Reflecting on this incident has made me think about my own devotional life, which lately has sort of been on a lull, and about my own views of the Book we Christians hold so dear. It seems I go through seasons regarding my time with the Lord, and some of those seasons are more often characterized, in all honesty, by a sort of going through the motions than by a wholehearted effort to hear and receive from the Lord. At times, I think this happens when my Bible reading has me at places in scripture that are more laborious to read – such as the lists of names in the opening chapters of Chronicles, or when the immediate connection between my life and that which the text is describing is not plainly obvious. But sometimes, I think this happens simply because I begin to lose a sense of the Bible’s inherent authority and ultimate importance. Not that I do this intentionally (or admit to it easily), but if I honestly evaluate the time I spend reading the Bible as compared to the time I spend reading other things, well, my actions speak for themselves.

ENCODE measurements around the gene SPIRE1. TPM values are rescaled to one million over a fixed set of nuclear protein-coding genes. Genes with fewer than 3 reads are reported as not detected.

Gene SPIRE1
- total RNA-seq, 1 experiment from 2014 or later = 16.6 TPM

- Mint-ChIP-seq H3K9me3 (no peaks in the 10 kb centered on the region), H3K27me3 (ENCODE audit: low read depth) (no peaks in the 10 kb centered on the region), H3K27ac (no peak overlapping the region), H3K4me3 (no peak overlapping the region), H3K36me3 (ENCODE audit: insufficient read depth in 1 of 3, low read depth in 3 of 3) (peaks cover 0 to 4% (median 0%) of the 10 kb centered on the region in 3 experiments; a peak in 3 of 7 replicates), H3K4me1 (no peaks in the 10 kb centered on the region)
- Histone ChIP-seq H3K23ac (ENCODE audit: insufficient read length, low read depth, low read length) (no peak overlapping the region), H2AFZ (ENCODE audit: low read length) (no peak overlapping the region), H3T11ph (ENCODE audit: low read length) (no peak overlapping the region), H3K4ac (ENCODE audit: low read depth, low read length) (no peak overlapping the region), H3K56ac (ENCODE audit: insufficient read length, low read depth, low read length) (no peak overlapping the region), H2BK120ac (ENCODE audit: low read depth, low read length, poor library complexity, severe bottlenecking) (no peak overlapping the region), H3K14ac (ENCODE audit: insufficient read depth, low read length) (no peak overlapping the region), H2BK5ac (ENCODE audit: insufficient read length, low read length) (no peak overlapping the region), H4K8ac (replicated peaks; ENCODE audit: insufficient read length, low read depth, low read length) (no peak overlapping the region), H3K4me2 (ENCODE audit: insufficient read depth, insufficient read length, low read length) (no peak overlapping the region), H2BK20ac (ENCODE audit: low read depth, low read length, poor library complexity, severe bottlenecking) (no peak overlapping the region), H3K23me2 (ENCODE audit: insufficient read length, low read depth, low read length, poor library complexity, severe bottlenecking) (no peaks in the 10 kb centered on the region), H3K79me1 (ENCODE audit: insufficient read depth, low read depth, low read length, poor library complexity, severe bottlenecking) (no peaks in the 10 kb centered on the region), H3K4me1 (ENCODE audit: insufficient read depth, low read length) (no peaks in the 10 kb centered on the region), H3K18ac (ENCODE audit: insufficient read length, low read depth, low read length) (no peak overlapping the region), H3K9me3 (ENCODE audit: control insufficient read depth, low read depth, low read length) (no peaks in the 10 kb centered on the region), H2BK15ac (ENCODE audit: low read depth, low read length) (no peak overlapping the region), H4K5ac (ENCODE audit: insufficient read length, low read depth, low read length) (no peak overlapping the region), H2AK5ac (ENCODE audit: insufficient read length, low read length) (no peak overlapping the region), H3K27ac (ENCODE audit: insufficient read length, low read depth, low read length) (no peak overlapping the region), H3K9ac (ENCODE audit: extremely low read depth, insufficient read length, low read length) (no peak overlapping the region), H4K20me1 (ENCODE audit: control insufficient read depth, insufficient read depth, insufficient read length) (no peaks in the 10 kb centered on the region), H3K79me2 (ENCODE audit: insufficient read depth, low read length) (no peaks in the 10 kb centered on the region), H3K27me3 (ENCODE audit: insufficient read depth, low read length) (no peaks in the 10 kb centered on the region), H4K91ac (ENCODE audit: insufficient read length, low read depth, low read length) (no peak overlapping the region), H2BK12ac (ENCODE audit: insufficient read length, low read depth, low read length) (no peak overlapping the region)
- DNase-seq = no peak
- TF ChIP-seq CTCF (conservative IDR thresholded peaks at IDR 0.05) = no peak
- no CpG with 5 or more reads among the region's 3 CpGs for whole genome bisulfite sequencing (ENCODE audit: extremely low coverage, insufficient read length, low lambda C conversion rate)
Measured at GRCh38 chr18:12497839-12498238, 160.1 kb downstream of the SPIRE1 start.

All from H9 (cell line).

But if the Bible is anything at all, it is inherently authoritative! And yet, I can only discover that authority if I approach it believing that to be so. The famous theologian Karl Barth once said that the printed pages of the Bible do not constitute the word of God by themselves, but that they become the Word of God when they are preached and believed. And I think what Barth was getting at was that when it comes to the Word of God, it all starts with our approach. Approach it as a collection of ancient writings ordered and arranged by men of antiquity, and you will find it to be little more than a fantastic collection of poetry, history and sagely advice. But approach it as it truly is, as the word of God, and you will be changed, broken, and empowered by it as the Spirit of God from whom those words originated, leads you into all truth. It’s very much like my friend at the immigration office. He would have never searched again through the mountainous stacks of folders, had he not had confidence in the authority of the book!